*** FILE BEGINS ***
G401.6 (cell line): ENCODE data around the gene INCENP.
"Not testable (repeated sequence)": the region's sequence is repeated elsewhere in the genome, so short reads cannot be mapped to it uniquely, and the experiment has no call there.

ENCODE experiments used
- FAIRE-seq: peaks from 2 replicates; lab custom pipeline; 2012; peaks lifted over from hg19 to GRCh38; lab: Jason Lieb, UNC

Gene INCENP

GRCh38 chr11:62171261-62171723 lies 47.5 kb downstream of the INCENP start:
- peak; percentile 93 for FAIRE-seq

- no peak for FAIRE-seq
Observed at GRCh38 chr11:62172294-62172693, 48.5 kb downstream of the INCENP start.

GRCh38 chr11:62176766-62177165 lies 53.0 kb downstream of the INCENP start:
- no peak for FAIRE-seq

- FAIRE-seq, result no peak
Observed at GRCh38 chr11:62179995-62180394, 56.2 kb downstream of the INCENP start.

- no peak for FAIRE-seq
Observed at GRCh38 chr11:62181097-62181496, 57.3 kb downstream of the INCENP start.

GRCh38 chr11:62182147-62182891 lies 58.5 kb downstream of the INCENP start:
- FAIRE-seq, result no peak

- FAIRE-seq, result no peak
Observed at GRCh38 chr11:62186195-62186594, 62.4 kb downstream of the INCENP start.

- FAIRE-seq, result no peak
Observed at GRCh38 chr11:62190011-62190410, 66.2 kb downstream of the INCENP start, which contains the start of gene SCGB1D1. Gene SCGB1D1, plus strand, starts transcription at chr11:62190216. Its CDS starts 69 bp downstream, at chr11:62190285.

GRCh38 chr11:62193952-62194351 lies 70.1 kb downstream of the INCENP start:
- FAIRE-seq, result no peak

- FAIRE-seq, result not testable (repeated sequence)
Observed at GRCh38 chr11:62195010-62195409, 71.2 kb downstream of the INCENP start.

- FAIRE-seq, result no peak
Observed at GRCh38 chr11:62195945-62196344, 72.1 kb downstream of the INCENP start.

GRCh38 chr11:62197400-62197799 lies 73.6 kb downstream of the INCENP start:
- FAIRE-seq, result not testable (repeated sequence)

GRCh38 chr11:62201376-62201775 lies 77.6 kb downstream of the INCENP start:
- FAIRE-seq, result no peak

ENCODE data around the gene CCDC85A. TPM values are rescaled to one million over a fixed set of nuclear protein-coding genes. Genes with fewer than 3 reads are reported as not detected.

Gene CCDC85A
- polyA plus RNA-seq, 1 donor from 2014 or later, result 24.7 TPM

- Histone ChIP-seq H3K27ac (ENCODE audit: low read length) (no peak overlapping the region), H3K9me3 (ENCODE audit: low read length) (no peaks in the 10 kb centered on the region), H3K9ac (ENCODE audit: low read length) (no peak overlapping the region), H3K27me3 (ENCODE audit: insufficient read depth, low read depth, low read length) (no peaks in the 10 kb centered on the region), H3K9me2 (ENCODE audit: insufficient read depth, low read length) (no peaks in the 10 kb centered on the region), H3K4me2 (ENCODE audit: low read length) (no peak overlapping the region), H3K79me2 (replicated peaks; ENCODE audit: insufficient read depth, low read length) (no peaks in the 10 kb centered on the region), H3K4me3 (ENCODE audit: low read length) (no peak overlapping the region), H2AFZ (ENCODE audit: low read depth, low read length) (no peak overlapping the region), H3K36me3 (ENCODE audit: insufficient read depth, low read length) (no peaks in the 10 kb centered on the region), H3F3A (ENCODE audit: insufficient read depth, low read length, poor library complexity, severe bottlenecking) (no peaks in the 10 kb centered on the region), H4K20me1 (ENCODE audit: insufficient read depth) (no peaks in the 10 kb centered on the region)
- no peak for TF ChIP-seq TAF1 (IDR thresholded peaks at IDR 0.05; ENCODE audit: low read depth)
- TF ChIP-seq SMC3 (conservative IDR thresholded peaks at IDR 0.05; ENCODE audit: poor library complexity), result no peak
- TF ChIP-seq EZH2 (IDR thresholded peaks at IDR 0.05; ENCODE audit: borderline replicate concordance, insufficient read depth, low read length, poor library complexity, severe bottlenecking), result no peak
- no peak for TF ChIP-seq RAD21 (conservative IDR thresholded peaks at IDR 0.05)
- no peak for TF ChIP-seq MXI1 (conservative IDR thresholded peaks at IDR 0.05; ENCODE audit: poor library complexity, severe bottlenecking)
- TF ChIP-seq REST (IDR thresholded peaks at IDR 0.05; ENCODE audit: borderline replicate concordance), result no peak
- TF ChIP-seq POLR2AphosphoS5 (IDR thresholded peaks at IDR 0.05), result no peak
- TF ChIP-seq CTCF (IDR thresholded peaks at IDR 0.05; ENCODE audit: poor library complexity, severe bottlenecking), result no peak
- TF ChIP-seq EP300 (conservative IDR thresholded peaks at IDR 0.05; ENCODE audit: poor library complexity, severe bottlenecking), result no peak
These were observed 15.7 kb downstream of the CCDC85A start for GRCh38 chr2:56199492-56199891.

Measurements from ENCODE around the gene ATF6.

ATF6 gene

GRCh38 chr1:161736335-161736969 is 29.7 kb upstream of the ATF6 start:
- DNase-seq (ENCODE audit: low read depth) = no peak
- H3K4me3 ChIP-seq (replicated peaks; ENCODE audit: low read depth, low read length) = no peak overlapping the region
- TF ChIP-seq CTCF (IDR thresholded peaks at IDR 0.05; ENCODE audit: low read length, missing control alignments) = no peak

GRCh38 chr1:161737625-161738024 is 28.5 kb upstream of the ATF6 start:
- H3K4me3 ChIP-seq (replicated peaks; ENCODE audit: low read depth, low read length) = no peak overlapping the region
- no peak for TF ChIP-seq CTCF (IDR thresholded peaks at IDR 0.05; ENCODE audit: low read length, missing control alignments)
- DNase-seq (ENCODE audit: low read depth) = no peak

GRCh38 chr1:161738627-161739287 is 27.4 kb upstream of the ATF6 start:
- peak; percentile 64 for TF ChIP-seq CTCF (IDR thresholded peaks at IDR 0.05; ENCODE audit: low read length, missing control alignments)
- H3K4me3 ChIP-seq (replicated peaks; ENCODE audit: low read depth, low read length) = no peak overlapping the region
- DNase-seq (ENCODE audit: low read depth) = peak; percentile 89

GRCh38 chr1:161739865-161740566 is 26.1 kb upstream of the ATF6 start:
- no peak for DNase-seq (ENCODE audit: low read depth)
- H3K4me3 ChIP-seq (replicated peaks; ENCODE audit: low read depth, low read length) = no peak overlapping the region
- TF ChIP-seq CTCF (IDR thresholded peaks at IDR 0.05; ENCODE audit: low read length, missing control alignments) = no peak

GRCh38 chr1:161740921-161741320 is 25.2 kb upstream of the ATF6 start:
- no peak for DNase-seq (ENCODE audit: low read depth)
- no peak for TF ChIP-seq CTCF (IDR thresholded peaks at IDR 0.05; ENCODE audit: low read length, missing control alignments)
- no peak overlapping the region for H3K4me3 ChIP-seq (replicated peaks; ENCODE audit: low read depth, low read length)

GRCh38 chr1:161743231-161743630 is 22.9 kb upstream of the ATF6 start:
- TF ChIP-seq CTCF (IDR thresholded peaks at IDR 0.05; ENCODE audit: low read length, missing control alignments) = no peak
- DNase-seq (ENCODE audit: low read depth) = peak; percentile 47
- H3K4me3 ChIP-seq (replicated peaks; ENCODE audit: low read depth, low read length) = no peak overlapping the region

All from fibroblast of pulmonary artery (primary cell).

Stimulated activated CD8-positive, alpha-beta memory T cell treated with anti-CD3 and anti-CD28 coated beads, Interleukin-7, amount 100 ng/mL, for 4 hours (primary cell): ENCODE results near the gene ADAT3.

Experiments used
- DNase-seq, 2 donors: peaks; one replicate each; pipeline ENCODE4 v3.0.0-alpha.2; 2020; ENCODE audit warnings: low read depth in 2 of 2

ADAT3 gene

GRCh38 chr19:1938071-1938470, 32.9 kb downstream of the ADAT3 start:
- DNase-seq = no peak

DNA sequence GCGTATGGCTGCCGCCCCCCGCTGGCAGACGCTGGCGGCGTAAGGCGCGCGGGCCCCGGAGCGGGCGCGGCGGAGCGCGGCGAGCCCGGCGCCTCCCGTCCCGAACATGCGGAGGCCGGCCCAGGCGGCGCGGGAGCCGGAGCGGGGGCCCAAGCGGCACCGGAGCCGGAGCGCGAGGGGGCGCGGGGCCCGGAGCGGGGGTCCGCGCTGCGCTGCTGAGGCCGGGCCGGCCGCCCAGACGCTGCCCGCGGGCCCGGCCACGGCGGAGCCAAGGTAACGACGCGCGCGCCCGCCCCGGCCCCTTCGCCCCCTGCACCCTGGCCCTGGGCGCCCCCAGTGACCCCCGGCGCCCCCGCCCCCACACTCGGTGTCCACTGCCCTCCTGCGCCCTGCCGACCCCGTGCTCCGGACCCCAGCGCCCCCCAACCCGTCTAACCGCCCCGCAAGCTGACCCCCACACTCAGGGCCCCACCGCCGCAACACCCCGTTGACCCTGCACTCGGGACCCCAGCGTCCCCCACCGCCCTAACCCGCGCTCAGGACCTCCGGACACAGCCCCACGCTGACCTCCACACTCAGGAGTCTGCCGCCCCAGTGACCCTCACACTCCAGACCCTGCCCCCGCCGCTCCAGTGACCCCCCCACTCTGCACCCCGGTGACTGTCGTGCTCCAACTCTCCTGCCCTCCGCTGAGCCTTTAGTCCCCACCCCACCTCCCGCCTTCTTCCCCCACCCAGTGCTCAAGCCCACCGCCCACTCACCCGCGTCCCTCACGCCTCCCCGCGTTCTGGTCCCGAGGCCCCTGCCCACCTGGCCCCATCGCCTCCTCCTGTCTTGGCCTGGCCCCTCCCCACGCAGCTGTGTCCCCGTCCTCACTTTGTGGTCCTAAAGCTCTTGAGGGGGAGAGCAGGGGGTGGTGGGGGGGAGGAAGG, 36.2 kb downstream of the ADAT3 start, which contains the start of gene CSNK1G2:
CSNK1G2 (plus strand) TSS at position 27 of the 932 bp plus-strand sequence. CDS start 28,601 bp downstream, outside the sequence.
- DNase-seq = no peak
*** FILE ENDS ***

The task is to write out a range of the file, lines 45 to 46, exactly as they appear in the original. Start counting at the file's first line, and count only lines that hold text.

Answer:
These were observed 15.7 kb downstream of the CCDC85A start for GRCh38 chr2:56199492-56199891.

Measurements from ENCODE around the gene ATF6.